Are you looking to buy or sell property that might be affected by the bright-line test?
Ensure you get the right advice, contact NZ tax law expert, Bret Gower today to set up an appointment.
19 January, 2018 | Bret Gower
Residential land has a particular definition in the Income Tax Act 2007 but essentially it includes land zoned for residential purposes, whether or not it has a house erected on it – and can include land subdivided from a larger plot of land. For example, if you bought a large property intending to use it all as your family home but within the five year bright-line period you changed your mind and decided to sub-divide a section off and sell it the proceeds may be liable to income tax depending on the timing of the subdivision and sale of the unwanted section of land.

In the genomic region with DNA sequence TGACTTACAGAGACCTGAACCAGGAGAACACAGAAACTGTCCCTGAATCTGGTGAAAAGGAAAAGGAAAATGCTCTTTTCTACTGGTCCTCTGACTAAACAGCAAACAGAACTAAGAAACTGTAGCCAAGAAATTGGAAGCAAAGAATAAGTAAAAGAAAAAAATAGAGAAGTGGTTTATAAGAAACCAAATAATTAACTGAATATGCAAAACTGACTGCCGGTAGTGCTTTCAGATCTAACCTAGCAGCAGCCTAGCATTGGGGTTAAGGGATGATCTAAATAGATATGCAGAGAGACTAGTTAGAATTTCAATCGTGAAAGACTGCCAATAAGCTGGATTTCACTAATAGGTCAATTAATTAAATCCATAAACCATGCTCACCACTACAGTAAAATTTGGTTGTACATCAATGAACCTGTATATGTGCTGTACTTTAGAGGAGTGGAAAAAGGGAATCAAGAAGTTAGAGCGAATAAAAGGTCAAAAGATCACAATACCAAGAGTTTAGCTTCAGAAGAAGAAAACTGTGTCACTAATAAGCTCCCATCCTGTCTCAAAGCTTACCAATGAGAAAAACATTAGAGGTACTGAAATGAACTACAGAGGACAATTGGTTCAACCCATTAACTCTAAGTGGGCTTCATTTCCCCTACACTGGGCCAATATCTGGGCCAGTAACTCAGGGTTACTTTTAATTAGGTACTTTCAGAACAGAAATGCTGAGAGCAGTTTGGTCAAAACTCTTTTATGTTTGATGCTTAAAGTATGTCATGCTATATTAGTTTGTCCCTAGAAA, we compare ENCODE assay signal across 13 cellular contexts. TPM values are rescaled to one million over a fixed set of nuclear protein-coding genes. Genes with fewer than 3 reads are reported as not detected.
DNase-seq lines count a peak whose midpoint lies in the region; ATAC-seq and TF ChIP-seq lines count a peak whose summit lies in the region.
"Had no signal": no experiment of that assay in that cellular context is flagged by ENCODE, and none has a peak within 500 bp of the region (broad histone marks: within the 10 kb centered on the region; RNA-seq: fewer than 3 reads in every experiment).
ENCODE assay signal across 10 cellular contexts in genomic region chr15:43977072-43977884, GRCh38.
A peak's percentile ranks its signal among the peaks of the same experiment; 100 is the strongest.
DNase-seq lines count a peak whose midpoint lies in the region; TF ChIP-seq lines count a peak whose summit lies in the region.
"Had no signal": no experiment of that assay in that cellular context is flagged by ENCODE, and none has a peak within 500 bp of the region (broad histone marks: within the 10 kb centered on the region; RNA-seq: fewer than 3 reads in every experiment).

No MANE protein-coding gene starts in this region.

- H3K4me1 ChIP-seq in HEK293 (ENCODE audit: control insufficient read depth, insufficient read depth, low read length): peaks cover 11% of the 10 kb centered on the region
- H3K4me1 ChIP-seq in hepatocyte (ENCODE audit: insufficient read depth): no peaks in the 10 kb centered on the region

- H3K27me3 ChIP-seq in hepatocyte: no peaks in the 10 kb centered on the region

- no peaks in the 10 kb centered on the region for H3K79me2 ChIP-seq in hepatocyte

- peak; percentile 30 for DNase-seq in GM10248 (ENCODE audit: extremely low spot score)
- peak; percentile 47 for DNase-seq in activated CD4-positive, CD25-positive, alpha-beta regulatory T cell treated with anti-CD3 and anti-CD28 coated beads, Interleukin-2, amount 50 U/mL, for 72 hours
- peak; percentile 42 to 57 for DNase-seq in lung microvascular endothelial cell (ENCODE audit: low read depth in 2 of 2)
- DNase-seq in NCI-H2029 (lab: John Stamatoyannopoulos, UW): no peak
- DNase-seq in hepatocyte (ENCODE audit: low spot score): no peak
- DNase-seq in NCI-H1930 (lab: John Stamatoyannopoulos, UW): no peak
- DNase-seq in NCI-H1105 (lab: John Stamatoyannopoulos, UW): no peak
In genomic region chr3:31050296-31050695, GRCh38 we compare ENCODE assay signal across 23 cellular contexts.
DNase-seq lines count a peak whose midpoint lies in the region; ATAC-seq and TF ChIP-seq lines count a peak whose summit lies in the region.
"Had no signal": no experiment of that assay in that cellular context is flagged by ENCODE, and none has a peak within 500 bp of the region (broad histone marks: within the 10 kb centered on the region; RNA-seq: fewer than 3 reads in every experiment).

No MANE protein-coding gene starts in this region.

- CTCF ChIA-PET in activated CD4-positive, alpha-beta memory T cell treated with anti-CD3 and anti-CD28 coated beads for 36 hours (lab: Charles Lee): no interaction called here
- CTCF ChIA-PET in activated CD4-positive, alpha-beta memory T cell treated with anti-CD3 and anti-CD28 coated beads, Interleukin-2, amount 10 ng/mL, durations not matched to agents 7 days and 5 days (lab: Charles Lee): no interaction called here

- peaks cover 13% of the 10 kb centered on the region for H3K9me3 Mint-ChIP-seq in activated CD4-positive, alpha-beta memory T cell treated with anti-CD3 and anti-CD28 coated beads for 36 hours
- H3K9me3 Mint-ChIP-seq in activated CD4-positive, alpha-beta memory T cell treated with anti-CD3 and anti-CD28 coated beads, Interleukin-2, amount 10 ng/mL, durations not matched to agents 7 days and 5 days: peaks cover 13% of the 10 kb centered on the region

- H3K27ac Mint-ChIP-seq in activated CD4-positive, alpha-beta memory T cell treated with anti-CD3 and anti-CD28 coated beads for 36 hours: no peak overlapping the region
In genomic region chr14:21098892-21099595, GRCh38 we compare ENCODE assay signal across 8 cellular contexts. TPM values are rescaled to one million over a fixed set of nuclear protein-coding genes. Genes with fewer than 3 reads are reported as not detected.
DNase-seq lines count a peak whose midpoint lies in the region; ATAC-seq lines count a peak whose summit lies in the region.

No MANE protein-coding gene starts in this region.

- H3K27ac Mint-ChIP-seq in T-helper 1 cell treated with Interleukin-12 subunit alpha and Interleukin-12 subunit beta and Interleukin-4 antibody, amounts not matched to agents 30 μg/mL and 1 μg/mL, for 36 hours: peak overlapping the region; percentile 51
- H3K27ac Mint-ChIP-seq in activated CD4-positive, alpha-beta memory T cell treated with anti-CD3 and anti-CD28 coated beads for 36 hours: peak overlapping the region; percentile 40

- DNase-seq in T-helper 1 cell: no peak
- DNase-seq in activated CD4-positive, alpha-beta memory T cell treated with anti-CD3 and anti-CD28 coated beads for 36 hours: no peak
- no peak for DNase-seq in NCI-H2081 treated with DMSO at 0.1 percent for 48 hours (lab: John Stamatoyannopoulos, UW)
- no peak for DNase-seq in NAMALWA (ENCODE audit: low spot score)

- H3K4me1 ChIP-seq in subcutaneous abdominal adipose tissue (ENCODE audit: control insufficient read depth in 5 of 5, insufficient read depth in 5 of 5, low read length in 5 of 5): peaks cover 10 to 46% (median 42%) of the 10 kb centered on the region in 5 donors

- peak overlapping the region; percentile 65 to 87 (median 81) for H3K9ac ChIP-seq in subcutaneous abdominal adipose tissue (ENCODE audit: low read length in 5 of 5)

The bright-line test will not apply if you are already liable for income tax on the sale of property due to your intention to dispose of the property when it was acquired, or because you are involved in a land-related business such as a property developer or as the owner of a business that buys and sells land or a building business.
One of the purposes of the bright-line test is to “target people who seek to make a profit from property speculation”, and as such it excludes property used as your main home, inherited property and property sold subject to a relationship property agreement.
The “main home” exclusion does not apply when you have used the exclusion two or more times within the two years immediately prior to the bright-line date or if you have a regular pattern of buying and selling residential land.
The main thing is for you to be aware of the potential five year window that the bright-line test creates (two years if acquired prior to 29 March 2018) and if you have concerns that you may be liable for an income tax assessment on the profit from the sale of your property then talk to Smith and Partners to ensure you understand the timing of the bright-line date in your specific circumstances.
28 June, 2017 | Bret Gower